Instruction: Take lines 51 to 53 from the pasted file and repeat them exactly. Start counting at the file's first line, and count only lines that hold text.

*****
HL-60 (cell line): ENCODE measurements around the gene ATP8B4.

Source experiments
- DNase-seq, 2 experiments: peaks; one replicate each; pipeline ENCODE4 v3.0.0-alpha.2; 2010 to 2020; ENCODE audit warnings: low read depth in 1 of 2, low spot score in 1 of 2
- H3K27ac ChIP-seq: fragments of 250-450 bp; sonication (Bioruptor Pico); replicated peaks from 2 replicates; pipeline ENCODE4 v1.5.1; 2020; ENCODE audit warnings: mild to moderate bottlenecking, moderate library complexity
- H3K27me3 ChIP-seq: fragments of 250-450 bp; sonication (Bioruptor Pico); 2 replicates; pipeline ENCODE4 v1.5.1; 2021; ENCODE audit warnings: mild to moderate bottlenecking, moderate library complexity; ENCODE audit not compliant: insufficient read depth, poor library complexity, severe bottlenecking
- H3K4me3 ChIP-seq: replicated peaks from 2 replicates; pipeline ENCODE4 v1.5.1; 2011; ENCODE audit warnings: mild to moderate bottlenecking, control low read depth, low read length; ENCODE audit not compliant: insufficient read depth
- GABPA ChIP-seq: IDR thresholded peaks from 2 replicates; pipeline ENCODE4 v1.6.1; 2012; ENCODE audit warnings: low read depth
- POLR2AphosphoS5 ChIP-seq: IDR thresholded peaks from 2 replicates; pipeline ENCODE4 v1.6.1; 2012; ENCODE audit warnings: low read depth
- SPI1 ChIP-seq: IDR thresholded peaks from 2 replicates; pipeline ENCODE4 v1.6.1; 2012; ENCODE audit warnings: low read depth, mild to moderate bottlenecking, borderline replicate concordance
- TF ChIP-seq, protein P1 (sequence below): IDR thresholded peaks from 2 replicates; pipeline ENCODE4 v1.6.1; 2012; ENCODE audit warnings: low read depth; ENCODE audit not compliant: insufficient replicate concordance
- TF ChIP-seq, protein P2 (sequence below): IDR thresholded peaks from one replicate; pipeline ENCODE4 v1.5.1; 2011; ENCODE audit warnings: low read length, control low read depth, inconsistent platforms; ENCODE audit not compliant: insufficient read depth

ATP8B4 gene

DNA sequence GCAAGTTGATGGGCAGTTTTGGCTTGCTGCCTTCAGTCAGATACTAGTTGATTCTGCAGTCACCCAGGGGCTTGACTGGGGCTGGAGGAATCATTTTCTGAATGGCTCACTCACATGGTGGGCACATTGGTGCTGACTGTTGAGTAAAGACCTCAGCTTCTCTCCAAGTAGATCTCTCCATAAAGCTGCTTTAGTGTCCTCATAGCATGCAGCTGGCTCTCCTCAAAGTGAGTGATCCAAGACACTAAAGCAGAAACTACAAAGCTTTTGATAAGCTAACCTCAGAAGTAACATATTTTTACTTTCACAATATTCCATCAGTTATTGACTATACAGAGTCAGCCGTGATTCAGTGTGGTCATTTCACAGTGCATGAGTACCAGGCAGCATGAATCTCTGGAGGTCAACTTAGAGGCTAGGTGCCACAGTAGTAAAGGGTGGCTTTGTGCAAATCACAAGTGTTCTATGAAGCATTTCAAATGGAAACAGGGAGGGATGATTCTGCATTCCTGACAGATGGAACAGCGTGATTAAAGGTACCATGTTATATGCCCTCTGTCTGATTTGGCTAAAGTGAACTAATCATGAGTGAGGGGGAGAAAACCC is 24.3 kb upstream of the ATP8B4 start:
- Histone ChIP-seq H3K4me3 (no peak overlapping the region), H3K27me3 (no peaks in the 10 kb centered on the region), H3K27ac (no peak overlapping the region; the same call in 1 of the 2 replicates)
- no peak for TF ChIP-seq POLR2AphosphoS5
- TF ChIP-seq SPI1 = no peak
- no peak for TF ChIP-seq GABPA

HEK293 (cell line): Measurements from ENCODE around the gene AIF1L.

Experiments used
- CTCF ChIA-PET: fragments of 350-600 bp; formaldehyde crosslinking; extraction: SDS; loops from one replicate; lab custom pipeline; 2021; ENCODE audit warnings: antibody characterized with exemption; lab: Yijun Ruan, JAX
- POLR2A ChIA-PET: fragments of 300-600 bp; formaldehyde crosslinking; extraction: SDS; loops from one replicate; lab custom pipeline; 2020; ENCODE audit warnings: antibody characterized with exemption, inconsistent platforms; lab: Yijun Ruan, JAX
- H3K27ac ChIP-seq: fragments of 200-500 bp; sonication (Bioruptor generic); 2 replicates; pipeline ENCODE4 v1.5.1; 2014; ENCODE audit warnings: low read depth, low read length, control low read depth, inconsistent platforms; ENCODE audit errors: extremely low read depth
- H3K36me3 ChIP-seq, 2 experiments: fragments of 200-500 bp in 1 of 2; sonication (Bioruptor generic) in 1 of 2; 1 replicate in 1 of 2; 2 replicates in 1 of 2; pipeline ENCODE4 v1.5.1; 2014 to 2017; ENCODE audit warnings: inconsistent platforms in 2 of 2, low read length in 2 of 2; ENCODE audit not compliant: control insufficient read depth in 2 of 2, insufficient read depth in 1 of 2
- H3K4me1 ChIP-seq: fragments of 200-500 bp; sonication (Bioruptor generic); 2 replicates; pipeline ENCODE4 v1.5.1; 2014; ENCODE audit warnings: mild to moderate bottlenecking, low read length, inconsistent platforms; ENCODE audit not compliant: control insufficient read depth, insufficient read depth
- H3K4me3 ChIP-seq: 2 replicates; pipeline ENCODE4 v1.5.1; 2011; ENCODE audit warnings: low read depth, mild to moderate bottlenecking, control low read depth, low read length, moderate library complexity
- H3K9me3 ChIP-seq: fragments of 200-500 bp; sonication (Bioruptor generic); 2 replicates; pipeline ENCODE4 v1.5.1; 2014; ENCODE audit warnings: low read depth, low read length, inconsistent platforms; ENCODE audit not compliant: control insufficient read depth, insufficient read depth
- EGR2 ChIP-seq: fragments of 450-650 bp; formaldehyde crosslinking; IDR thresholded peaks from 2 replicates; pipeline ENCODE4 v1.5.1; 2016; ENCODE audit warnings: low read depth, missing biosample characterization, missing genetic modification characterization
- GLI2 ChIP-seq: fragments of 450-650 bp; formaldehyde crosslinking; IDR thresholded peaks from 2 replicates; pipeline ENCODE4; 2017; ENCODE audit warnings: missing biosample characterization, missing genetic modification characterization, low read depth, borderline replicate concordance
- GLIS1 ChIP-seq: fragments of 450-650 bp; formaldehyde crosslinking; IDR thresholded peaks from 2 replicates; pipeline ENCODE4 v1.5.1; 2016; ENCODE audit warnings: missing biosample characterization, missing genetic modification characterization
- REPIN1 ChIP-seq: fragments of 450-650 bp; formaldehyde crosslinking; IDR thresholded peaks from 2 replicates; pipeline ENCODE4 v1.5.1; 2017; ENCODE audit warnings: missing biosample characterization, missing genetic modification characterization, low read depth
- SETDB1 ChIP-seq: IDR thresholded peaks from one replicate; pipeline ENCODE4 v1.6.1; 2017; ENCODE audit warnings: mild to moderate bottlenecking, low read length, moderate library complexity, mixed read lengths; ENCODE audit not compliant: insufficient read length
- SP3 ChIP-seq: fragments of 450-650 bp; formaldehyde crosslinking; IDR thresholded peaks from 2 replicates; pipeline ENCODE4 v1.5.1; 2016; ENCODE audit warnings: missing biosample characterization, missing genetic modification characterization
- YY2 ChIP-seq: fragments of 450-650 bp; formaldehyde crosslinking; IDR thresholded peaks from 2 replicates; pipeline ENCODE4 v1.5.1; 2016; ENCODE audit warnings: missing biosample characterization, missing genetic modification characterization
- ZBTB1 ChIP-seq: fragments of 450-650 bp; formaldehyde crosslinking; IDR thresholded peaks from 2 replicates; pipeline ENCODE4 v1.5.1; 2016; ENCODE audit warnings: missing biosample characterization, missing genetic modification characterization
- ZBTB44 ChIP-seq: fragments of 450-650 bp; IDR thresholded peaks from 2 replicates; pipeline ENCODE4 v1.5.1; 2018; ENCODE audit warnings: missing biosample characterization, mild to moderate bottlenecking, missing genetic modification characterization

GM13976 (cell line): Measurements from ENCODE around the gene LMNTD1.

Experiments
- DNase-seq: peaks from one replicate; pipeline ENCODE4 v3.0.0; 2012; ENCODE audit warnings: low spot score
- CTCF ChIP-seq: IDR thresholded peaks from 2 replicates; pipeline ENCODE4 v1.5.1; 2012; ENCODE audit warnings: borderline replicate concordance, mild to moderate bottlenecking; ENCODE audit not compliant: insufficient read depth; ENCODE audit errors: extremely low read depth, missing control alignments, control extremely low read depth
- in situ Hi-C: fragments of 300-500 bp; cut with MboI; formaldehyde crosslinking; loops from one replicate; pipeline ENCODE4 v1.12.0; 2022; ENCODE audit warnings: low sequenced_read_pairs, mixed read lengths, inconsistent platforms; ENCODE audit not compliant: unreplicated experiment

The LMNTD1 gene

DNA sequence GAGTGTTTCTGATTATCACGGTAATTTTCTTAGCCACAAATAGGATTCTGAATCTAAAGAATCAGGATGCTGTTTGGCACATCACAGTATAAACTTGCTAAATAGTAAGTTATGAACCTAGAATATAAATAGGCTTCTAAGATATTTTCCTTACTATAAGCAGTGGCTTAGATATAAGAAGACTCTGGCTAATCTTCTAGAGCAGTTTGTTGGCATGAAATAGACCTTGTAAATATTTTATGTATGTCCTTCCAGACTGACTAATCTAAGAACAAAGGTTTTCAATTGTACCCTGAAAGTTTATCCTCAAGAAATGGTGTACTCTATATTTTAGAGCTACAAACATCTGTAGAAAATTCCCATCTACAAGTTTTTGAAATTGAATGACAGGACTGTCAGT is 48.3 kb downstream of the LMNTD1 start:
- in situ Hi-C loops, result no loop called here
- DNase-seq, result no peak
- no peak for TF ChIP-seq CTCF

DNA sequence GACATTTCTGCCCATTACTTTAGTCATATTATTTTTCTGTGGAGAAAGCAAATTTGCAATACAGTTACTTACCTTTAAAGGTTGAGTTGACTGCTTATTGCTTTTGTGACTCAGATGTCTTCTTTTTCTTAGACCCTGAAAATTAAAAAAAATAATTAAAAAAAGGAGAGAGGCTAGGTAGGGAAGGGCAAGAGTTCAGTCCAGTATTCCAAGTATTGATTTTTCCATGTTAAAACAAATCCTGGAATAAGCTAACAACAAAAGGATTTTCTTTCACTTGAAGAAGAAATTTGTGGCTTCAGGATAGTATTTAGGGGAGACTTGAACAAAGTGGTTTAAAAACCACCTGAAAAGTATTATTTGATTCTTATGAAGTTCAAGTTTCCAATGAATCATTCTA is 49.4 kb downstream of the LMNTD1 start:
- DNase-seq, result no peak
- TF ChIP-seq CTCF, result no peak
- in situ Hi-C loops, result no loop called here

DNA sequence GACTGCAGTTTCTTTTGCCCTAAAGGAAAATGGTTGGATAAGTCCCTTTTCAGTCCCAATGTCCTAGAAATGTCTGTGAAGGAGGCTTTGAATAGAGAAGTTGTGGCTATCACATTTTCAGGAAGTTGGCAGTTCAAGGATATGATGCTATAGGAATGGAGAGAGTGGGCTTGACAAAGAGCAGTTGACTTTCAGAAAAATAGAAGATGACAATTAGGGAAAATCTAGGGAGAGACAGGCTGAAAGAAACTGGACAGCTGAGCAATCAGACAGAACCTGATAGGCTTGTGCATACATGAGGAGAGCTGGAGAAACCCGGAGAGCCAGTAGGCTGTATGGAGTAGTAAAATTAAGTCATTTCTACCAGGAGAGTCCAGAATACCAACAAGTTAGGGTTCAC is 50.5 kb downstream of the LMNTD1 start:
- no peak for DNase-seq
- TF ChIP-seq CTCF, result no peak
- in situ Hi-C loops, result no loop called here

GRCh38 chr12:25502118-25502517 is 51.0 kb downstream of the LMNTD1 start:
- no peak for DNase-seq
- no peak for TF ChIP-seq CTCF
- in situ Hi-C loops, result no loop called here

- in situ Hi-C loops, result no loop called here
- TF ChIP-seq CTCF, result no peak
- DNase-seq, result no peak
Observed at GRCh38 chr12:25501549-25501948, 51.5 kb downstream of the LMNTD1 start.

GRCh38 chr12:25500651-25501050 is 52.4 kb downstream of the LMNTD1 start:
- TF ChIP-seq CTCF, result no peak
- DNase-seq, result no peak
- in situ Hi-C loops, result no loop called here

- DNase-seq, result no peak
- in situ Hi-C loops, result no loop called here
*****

- no peak for DNase-seq
- TF ChIP-seq CTCF, result no peak
- in situ Hi-C loops, result no loop called here